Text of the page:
Creating good bonsai is not an easy task, doing it properly building ramification, branch structure and foliage mass all takes time. I love using native British trees because they thrive in my location, I am after all British and living in the cold wet North of the UK.
I have worked other species from the Mediterranean, trees from as far south as Sicily, Olives from Spain and Pistachio from Croatia. I have a heated glass house that over winters these trees and I have had moderate success. NOTHING like the locals where these trees originate because I do not have the all year round heat or UV levels. In January this year I saw that a Myrtle was look looking well, lots of random branches were dying, some areas stayed green. After posting photos on Facebook Warren Radford my buddy from the South of England (he has a rather special Myrtle) told me to cut the tree hard back and it would recover… So I cut back hard, removing all the branches that were clearly dead… and today you can see the tree has indeed recovered. Apparently the problem was lack of water, I really don’t water my trees much in winter (it rains rather a lot where I live) but in the glass house I should consider watering a bit more…Thanks Warren!
I collected this Taxus Baccata in 2004 and it has been through many iterations before arriving at the Kifu size (Ian Warhust always said that the tree should be a small one)
Take a look HERE at a possible early pot selection from Tom Benda, or HERE or HERE for a progress post.
The pot that the tree has been in for the last two years was purchased when I was judging a show in China and it’s the right size for sure. BUT the quality is not great, it’s a good training pot but not good enough for exhibition. I intend to show this tree over the next three years so a change of pot was required. This Tokoname Bigei Pot is by – Mr. Hirata Atsumi and was purchased in 2016 for this tree.
One of the challenges that face anyone creating bonsai is that they GROW not only above the soil but below, of course all trees need roots however sometimes the roots can cause problems such as oversize and out of scale to the tree, particularly with deciduous species.
I have been working this hawthorn raft over 26 years, it has been re-potted 5 times, it tends to sulk for 12 months after re-potting, but it settles down the following season.
At the end of 2015 I noticed that a major root was becoming too thick and changing the nature of the nebari of the tree. The other roots were in scale to the tree and were in sufficient number to sustain the tree if the thick root were to be removed.
I did not want to remove the root during re-potting of the tree as such an intervention combined with disturbance of the whole root mass may have set the tree back or even threatened the life of the tree.
At the end of the growing season I opted to remove the offending root whilst still in the pot, leaving the thinner roots emanating from the oversize root in place. These will be removed when total re-potting takes place in 18 months’ time.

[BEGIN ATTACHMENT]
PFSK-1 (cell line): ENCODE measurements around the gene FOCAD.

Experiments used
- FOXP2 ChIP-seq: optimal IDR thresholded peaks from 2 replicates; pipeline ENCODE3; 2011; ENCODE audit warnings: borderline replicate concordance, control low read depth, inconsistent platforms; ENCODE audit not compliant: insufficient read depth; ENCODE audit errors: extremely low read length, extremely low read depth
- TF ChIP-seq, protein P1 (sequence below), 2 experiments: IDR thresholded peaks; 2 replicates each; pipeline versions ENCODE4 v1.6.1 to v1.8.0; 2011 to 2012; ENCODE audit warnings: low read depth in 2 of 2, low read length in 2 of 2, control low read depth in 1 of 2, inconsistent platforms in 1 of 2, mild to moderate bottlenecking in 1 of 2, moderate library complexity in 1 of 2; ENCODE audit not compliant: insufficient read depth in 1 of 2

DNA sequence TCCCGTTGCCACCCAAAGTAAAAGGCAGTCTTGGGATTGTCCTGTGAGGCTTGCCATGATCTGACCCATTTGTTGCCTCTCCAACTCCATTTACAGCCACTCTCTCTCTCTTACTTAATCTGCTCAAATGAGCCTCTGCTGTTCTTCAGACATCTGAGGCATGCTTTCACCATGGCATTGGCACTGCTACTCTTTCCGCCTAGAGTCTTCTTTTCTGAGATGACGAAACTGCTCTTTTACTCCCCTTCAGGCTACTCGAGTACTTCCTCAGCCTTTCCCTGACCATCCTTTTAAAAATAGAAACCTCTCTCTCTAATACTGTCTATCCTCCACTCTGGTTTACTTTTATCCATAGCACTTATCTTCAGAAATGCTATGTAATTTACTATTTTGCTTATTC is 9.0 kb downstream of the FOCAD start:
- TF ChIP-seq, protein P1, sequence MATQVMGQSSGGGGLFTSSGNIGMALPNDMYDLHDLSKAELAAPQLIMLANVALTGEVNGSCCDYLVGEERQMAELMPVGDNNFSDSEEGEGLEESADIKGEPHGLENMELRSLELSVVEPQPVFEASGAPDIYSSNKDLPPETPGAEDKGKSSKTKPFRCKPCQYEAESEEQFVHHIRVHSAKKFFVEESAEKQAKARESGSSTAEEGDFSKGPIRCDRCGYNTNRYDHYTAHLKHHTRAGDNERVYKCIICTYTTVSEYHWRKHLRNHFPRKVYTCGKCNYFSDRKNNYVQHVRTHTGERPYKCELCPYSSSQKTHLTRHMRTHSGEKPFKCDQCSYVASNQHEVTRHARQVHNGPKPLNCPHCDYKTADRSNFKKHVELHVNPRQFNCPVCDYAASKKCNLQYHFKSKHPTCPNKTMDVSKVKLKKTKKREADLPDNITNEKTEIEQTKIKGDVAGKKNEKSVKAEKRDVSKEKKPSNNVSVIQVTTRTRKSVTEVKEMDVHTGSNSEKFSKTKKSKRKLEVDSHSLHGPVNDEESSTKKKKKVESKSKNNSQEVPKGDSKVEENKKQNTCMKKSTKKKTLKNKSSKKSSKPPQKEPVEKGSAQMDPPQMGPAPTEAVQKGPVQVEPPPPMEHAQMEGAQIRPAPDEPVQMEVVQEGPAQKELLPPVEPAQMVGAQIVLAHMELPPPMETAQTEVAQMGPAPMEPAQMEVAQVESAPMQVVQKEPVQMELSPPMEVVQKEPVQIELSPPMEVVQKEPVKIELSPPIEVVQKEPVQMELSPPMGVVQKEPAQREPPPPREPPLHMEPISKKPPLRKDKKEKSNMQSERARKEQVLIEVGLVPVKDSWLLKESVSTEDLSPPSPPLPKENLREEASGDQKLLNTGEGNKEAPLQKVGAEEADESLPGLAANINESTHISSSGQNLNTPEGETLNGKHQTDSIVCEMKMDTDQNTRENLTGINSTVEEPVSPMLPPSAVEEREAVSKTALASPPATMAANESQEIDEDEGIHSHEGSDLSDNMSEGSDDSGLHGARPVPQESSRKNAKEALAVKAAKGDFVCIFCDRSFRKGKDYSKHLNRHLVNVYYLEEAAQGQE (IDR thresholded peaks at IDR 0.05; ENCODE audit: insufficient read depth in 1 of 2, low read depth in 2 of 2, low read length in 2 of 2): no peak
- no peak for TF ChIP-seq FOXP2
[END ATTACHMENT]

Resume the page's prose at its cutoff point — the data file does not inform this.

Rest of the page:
A VERY sharp saw was used and the cut was shaped with a Dremel and ‘nibbler’ finally the wound was sealed and covered with soil to encourage new finer roots to emanate from the cut. In the last photos you can see that the BIG root had been previously severed and callused well with two major roots formed from the cut.
This is an article I first posted on IBC in 2010, worth a look. The tree is no longer in my personal collection.
This is a Prunus Spinosa that I collected on my 50th Birthday… it’s called ‘Fifty’ and it has been in this pot for 2 years. This Beautiful Duffett pot was fine to ‘bring on’ the tree but not a good choice as it is way to ‘chunky’.
The original Duffett pot
The original Duffett pot
Here are the pots I have for this tree… on the left is Milan Klika and the right is Brian Albright, both would fit the tree well.
I chose the Albright because of the ‘free form’ of the pot suited the movement of the tree.
In preparing to pot this tree it would need to be stable, the root pad is not dense enough to simply wire into place and hold the tree in the pot so a little assistance in the form of a steel rod is inserted into the base of the trunk (under the soil line)
getting ready to take the tree out of the pot
There is an abundance of new root, none will be cut back as there is enough room in the new pot.
A hole is drilled to accommodate the rod
Here the rod is inserted and placed in the pot to ensure that the position is correct, the arrows show where the rod enters and exits
3mm Copper wire is used to secure the tree to the pot.
The soil mix of Acadama, Alpine grit and Orchid bark is added
Tying in the tree using the rod and the copper wire. the fix is very solid
And here is how the tree fits into this fantastic Brian Albright pot.
The soil level is good
All told it took about an hour to do this tree, It would have been 10 times harder had my buddy not been there
The tree has undergone two wiring, the second one today. Its been a process of building strength in the tree, developing branches and creating a dense foliage mass. I guess that it will be at least two more years before the tree is anywhere near showing. I have a lovely Gordon Duffet pot ready for the tree when it is potted next April/May.